Black cabs are also known as Hackney cabs or Hackney carriages, but why is that? Peter Watts investigates.
It is one of those questions that may lurk at the back of your mind but you never quite get round to asking: why is a black cab known as a Hackney cab? Is it named after the distinguished London borough, or is that simply a coincidence?
To get to the bottom of the origin, I first turned to Mr Slang himself, Jonathon Green — the world’s foremost lexicographer of cant, vernacular and profanity, whose monumental Green’s Dictionary of Slang is now available online. Jonathon pointed me towards the 14th century term 'hackney horse', which refers to “a run-of-the-mill horse, i.e. not a warhorse or hunter, which was used for everyday riding and subsequently typified as the sort of horse available for hire”.
From this, derives a whole series of words to describe anything of hireable middling standard, from prostitutes to writers, as well as 'hackneyed', which basically means worn out. But the reference to hiring horses in particular explains why 'An Ordinance for the Regulation of Hackney-Coachmen in London and the places adjacent' was passed by Parliament in 1654 with the city’s first licensed carriages following eight years later in 1662.
By the 20th century, and following the onset of motorisation, a hackney cab referred to a taxi that was allowed to pick up passengers from the street – basically black cabs as opposed to pre-booked private hire minicabs.
But still you ask, why 'hackney'? The Oxford English Dictionary claims it comes from the French, haquenée, for 'an ambling horse or mare, especially for ladies to ride on', and this in turn comes from the Old French haque for 'a nag, a gelding, a hackney', but admits 'although the word-group has engaged the most eminent etymologists, its ulterior derivation is still unknown'.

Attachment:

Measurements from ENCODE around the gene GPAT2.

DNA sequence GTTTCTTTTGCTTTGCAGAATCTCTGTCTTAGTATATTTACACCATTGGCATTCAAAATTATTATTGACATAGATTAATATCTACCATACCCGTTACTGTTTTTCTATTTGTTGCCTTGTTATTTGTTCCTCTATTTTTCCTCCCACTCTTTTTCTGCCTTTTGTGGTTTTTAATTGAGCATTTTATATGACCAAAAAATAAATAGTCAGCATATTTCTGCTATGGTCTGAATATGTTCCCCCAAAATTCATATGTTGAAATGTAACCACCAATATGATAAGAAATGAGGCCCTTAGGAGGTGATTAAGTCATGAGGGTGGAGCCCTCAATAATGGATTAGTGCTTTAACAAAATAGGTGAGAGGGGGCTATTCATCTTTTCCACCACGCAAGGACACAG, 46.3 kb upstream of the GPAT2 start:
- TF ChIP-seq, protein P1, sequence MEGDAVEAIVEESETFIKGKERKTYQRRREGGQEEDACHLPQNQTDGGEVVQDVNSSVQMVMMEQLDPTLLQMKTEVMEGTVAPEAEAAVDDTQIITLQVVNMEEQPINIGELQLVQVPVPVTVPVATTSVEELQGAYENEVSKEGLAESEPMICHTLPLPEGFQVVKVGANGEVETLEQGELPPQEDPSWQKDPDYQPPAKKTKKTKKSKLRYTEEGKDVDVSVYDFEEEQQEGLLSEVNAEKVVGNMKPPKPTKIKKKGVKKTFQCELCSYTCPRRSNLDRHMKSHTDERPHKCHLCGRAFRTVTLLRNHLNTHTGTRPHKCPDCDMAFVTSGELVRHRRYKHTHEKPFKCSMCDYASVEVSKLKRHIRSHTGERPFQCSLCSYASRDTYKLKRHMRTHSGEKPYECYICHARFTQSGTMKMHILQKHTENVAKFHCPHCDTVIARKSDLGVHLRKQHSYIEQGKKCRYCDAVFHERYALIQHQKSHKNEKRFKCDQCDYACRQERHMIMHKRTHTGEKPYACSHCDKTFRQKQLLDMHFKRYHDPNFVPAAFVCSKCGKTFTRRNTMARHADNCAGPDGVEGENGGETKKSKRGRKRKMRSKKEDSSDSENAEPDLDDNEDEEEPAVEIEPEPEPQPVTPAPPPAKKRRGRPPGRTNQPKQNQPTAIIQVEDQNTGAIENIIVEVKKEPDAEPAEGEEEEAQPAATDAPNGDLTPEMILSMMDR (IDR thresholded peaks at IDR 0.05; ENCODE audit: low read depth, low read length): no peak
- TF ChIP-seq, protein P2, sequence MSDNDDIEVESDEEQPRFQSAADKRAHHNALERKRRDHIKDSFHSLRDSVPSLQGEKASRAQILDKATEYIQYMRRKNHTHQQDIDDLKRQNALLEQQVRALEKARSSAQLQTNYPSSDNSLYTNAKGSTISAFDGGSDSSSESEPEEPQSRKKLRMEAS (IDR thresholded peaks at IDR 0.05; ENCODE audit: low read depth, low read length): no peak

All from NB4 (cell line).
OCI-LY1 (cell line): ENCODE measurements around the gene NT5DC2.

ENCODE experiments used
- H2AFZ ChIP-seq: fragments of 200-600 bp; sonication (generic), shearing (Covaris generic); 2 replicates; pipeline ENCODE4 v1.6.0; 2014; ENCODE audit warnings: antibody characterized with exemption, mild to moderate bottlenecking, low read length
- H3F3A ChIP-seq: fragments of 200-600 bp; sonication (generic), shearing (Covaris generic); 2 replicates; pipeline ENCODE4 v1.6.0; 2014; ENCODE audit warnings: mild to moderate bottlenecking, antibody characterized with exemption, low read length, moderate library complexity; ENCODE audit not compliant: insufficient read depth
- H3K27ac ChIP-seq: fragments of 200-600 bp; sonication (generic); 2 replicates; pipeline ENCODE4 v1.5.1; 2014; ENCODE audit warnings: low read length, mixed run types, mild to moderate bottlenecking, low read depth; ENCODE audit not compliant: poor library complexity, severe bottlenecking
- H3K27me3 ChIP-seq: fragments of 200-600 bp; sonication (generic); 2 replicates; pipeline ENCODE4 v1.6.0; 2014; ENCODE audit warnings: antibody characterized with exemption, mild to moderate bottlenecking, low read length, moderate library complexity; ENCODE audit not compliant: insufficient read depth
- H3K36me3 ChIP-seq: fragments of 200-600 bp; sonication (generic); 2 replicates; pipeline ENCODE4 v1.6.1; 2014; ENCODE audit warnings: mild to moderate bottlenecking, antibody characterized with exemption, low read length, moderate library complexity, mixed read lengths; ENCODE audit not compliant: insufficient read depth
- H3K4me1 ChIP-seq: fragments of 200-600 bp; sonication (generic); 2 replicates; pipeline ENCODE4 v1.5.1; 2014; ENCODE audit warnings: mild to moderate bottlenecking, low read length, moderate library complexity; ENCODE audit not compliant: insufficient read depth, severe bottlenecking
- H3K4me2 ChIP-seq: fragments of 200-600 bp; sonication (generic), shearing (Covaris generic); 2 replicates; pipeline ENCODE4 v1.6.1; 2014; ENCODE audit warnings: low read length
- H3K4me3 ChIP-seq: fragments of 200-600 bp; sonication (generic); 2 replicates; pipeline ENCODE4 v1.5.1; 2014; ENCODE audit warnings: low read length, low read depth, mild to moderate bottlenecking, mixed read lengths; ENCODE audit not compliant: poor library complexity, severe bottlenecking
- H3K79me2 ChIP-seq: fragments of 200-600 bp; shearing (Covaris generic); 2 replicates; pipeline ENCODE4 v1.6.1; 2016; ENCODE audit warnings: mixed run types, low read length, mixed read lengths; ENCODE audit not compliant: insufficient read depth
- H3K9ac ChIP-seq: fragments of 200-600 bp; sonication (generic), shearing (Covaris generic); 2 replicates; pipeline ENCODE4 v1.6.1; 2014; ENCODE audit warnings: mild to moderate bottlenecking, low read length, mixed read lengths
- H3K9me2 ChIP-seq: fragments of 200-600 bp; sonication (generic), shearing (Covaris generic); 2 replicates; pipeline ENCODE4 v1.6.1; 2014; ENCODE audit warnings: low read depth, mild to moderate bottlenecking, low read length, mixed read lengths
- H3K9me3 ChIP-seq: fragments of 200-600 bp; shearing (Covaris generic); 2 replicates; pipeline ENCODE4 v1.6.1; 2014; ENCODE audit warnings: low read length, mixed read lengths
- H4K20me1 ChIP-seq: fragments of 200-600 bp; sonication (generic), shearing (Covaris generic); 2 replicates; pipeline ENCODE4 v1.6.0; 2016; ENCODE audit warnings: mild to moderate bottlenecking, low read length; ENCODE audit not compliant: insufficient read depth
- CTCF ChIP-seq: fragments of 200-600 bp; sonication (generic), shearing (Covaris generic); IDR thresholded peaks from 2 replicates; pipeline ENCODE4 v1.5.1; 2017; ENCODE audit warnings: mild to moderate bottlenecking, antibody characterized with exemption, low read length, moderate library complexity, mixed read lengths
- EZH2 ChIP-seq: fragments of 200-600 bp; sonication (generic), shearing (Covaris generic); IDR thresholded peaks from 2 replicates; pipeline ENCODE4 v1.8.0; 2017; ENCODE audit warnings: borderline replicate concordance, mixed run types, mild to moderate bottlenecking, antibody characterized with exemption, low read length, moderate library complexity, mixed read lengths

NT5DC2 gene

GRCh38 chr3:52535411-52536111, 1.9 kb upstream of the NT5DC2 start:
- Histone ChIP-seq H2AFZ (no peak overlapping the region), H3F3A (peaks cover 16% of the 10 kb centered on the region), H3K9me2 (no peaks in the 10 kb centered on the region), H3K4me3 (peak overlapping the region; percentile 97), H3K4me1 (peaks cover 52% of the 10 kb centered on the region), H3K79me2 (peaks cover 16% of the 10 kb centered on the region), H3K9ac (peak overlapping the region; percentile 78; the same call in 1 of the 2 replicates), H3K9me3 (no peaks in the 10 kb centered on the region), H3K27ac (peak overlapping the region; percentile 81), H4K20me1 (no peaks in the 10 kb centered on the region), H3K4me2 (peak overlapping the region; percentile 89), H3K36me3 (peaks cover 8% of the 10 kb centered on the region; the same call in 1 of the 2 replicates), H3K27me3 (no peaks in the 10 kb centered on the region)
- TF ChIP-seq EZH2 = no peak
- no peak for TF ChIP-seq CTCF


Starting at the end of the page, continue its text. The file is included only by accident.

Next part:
That hasn’t stopped people speculating.
Some sources claim the French took the word from the Dutch hakkenij or hackeneie, for a workaday horse, and others believe that the Dutch took it from Spain’s haca for a nag or gelding. However, lexicographer Eric Partridge and Brewer’s Dictionary of Phrase and Fable are among those who rebut these foreign boasts, arguing instead that the term originates in east London.
Their reasoning is that in the 12th century, Hackney was a rural area known widely as a place where horses were put to pasture. Indeed, so famous were the hireable horses of Hackney that the post-conquest French pinched the term wholesale sometime after the 12th century and Frenchified it before the English took it back again.
The accuracy of this is much disputed, but nobody can say for sure that it isn’t true, which surely counts for something. Interestingly, some Spanish and Dutch sources do insist that their horsey words derive directly from London’s Hackney, perhaps prompted by the fact that the Hackney is now a recognised horse breed, often used to pull carriages.
Nobody will ever know the truth, and does it even matter? Although the term still has life in the north of England, few people in London ever talk about Hackney cabs, certainly not taxi drivers themselves who have their own slang.
According to a list of cabbie slang terms compiled by Stuart Hessock in 2009, these include the obscure 'carrozza', 'droshky or droski', 'fiacre', as well as the more popular 'flounder' (rhyming slang for 'flounder and dab'), 'sherbet' ('sherbet dab'), 'Sharon', 'smash and grab' and 'Sandy McNab'.
A cab can also be called a 'lot', and a new cab is a 'flash lot', although one cabbie told me, "due to the build quality in recent years, shitcart is often the term of choice”. No need to question the derivation of that.